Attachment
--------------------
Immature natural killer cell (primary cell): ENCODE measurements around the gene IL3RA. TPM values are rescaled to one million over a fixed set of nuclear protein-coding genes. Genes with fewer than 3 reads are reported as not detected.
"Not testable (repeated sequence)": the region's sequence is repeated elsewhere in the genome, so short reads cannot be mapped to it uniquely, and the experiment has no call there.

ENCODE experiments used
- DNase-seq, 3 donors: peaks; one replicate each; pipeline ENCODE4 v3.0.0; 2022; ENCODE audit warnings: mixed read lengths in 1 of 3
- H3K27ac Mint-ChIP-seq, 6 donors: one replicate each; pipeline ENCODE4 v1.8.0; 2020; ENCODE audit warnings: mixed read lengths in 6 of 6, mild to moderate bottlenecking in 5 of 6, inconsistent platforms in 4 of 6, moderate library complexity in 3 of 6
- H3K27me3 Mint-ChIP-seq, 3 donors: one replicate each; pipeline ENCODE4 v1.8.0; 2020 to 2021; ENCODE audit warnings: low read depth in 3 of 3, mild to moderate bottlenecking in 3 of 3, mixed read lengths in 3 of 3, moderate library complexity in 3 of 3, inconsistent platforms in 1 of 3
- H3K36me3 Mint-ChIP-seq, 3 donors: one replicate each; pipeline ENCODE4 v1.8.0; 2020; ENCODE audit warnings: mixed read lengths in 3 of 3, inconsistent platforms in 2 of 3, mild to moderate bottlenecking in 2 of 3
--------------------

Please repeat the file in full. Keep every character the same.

Immature natural killer cell (primary cell): ENCODE measurements around the gene IL3RA. TPM values are rescaled to one million over a fixed set of nuclear protein-coding genes. Genes with fewer than 3 reads are reported as not detected.
"Not testable (repeated sequence)": the region's sequence is repeated elsewhere in the genome, so short reads cannot be mapped to it uniquely, and the experiment has no call there.

ENCODE experiments used
- DNase-seq, 3 donors: peaks; one replicate each; pipeline ENCODE4 v3.0.0; 2022; ENCODE audit warnings: mixed read lengths in 1 of 3
- H3K27ac Mint-ChIP-seq, 6 donors: one replicate each; pipeline ENCODE4 v1.8.0; 2020; ENCODE audit warnings: mixed read lengths in 6 of 6, mild to moderate bottlenecking in 5 of 6, inconsistent platforms in 4 of 6, moderate library complexity in 3 of 6
- H3K27me3 Mint-ChIP-seq, 3 donors: one replicate each; pipeline ENCODE4 v1.8.0; 2020 to 2021; ENCODE audit warnings: low read depth in 3 of 3, mild to moderate bottlenecking in 3 of 3, mixed read lengths in 3 of 3, moderate library complexity in 3 of 3, inconsistent platforms in 1 of 3
- H3K36me3 Mint-ChIP-seq, 3 donors: one replicate each; pipeline ENCODE4 v1.8.0; 2020; ENCODE audit warnings: mixed read lengths in 3 of 3, inconsistent platforms in 2 of 3, mild to moderate bottlenecking in 2 of 3